Chickens and Lung Diease

Discussion in 'Emergencies / Diseases / Injuries and Cures' started by Evy, Dec 29, 2007.

  1. Evy

    Evy Hatching

    Sep 28, 2007
    I have 6 Silkie chickens that I have raised inside. They are 3 months old. I do not have anywhere to put them outside and I feel it is to cold for them. I have them in cages with a drop pan underneath that has wood shavings in it. Someone told me that you can get a lung diease from chickens. A fungus that grows in the droppings can make you sick. I do not want to get rid of my chickens but I do not want to get sick either. Can you give me any information concerning this and what I need to do to prevent getting sick.
  2. Flufnstuffs~FluffySilkies

    Flufnstuffs~FluffySilkies Songster

    Jan 11, 2007
    Hello Evy and Welcome,
    Start by telling us what State you live in.
    Silkies are my weakness.

    I am sure any animal or bird in the house coluld posr a health problem.. I can not tell you how many houses I have been in in my life that stunk of cat so bad the secound they opened the door, AND MOST HAD NO IDEA.

    My point is keep it clean change it often. If you have a garage or shed you can move them out side. Just get your self a heat lamp and a Red heat lightbulb.
  3. silkiechicken

    silkiechicken Staff PhD

    I have not heard of any lung diseases from chickens. I am sure if you were living in a chicken barn with high ammonia, you'd become more succeptible to lung problems, but there isn't anything to my knowledge that the birds will give you. Just keep it clean. The concern may stem from all types of indoor birds including parrots who's dander can affect some individuals allergy wise.
  4. Jillylam

    Jillylam Songster

    Mar 16, 2007
    Kingwood, NJ
    Hi Evy,
    Here is a link to some information on Avian Disease Transmissible to Humans. I read this before getting chickens and freaked out. As a matter of fact, I read way too much and got brain overload - I still do. It's good stuff to be aware of but not to get too nuts over. I agree with the advice 'keep it clean'. I think that is the key. The other thing I pay close attention to (doesn't apply to you right now) is dust from the shavings. I think it can be pretty irritating if stirred up a lot.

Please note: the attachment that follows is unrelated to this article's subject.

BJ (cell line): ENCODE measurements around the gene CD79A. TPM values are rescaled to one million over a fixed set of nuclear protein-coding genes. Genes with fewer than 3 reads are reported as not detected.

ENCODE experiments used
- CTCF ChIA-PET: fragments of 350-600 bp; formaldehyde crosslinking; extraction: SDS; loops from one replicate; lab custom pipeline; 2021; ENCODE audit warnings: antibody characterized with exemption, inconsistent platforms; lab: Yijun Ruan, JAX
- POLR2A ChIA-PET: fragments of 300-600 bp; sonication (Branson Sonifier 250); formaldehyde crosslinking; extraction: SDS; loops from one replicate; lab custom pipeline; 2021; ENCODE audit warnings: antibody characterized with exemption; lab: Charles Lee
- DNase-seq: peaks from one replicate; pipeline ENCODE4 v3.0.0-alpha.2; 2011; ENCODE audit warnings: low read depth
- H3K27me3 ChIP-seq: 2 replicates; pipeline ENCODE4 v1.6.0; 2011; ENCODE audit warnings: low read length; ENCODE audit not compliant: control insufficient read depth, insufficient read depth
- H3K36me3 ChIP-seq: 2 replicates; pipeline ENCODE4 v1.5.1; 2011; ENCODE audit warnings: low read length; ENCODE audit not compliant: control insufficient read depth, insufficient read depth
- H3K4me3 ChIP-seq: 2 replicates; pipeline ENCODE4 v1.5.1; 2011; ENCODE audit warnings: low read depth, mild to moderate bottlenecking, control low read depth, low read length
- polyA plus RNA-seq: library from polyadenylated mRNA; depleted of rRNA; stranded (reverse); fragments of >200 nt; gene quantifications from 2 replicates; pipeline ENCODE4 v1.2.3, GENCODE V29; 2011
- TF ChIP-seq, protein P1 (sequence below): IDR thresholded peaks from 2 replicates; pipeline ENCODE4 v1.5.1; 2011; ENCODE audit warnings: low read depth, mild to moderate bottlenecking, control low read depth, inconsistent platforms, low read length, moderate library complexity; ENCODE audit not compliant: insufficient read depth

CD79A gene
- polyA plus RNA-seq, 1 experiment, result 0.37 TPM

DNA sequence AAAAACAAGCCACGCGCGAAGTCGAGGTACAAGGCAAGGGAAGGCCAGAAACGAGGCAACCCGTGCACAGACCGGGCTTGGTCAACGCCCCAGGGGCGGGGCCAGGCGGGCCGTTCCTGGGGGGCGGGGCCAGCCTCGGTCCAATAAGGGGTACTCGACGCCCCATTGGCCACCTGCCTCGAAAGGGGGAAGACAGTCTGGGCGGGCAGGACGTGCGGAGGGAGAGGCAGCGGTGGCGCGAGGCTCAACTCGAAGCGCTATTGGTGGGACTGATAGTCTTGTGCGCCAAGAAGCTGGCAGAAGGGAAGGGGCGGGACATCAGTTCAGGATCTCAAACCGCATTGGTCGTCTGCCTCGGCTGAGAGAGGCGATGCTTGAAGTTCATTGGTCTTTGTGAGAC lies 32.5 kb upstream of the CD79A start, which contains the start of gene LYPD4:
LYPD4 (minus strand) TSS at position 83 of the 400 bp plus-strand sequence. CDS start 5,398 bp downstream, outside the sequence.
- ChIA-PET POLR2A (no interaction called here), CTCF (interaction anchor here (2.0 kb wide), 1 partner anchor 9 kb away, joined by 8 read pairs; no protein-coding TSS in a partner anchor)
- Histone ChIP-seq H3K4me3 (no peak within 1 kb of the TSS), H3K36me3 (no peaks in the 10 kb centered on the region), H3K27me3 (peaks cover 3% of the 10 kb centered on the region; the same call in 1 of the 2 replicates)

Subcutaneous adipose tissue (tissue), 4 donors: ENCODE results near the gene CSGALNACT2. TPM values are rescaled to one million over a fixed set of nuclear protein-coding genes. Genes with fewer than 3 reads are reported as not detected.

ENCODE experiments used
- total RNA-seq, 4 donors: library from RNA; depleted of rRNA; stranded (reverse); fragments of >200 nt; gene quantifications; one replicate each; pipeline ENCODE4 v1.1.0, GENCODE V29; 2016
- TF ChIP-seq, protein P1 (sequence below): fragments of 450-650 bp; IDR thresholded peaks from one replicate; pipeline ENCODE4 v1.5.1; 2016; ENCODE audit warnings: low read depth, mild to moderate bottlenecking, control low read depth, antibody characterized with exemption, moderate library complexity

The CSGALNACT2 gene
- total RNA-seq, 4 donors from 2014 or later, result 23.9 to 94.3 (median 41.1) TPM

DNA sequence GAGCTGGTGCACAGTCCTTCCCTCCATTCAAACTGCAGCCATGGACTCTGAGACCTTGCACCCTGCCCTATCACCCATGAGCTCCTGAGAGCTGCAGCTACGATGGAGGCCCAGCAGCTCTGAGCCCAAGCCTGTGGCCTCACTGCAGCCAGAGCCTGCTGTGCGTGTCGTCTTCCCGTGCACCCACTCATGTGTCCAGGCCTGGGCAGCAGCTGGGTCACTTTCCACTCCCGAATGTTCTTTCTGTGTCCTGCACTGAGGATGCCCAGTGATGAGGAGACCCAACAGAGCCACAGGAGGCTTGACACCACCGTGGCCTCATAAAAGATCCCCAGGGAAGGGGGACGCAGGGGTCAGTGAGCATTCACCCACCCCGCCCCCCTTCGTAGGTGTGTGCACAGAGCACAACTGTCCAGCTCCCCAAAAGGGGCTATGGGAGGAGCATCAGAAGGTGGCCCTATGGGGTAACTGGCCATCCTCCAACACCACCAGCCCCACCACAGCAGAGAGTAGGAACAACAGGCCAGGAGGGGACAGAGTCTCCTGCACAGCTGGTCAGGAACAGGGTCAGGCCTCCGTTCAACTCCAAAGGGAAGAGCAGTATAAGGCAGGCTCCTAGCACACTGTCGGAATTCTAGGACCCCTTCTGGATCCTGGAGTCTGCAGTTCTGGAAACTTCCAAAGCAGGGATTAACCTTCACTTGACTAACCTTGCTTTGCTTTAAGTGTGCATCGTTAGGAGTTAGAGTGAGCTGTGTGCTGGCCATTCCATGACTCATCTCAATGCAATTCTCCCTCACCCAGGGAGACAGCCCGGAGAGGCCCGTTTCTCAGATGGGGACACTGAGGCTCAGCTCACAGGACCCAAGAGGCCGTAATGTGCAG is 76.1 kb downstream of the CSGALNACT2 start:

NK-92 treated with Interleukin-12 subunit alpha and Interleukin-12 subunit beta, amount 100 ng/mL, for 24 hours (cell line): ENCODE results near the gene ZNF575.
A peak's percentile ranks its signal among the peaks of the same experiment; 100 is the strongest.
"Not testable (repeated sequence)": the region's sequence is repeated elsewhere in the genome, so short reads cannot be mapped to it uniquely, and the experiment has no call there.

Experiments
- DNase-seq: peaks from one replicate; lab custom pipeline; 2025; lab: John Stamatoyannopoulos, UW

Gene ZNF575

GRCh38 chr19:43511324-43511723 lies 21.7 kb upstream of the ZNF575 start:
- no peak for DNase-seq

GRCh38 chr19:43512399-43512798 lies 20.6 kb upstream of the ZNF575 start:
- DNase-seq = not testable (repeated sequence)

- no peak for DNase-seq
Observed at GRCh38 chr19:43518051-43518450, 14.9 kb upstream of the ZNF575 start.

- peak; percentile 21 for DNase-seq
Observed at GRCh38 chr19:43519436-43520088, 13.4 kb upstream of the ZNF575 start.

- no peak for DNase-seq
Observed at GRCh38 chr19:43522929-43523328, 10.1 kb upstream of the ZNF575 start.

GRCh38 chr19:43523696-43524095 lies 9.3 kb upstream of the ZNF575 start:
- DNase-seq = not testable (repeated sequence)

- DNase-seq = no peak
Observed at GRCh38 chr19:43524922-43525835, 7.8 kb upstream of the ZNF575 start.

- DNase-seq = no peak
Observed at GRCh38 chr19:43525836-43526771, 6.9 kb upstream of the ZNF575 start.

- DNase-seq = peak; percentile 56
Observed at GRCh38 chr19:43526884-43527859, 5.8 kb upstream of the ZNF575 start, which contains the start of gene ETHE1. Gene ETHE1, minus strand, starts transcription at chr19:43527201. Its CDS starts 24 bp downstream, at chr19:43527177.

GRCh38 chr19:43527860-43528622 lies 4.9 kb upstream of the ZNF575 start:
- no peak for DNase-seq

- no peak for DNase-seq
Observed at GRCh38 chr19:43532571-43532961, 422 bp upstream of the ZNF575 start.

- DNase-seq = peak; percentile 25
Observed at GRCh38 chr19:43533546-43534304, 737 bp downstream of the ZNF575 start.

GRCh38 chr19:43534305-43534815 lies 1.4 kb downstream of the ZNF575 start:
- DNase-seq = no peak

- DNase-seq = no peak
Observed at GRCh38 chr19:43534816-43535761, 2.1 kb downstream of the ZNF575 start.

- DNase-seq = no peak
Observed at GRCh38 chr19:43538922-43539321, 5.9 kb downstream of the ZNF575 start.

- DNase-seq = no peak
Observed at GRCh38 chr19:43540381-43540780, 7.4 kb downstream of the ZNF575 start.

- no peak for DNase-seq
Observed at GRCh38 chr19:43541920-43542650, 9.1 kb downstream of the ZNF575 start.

5. Juliechickens

    Juliechickens Songster

    Apr 7, 2007
    Memphis, TN
    Hi Evy, Keep those babies inside if you can. They do not like the cold cold air unless you have some source for them to get heat outside like a heated barn or whatever. I would keep them inside if I were you. I haven't heart of any lung disease from chickens. Just keep the pin nice and clean in the drop pan and you should be fine. If you do eventually decide to put them outside some,,,make sure you wait till winter is over. Good luck< Julie [​IMG]
  6. Besides diseases that you can catch from birds, the fine powder that is created from their wings can coat your lungs and do alot of damage. I have a friend who almost died from raising parrots/cockatiels, etc and she had a bird club friend who did die (he slept with his parrot). My friend had to sell or give away all of her birds. Her lungs were badly damaged. We have one parrot and I think about it everytime I wipe up the white powder from around his cage. Most of it is right in the vicinity of the cage so I feel better knowing that we don't have his cage near any chair where someone might sit regularly.
  7. dlhunicorn

    dlhunicorn Human Encyclopedia

    Jan 11, 2007
    You are referring to blastomycosis (from droppings and really quite rare) or aspergillosis .
    Keeping the humidity up (preventing dust...birds should have the humidity above 72% anyway) and most importantly cleaning often and not allowing build up will ensure there is little to no risk.
    Mist with OXINE or VIRKONS and your risks are next to nihil.
    Last edited: Dec 30, 2007
  8. silky ma

    silky ma Songster

    Sep 14, 2007
    till I can build the houses the way I want them.
    They have been inside with us since my first ones hatched in -----September 0f 006!!!!!!!!

    All you have to do is keep a tower filter going
    constantly since you are using the shavings.
    I have 3 pens. One pen holding two broody mamas. I bring them in at 5pm and they go out in the morning at 730 am. I use only paper
    for the liners and the shavings only for the mamas. I finally found pics of a hen house that are suitable for cold weather and we are in the planning stage of building.

    I keep my house filter vacuumed and changed upon turning grey. I use a vacuum with a hepa filter. Since they are silkies I PREEN THEIR FEATHERS OUTSIDE!!!! This establishes a bond of trust and love , esp with my roos!!! All my floors are either hard wood or tile. People dont realize what impact carpet can have on their lungs!!!! Formaldehyde among other toxic gasses (sp) is given off and with each step you are breaking off fibers that you breathe in!!!
    Last edited: Dec 31, 2007

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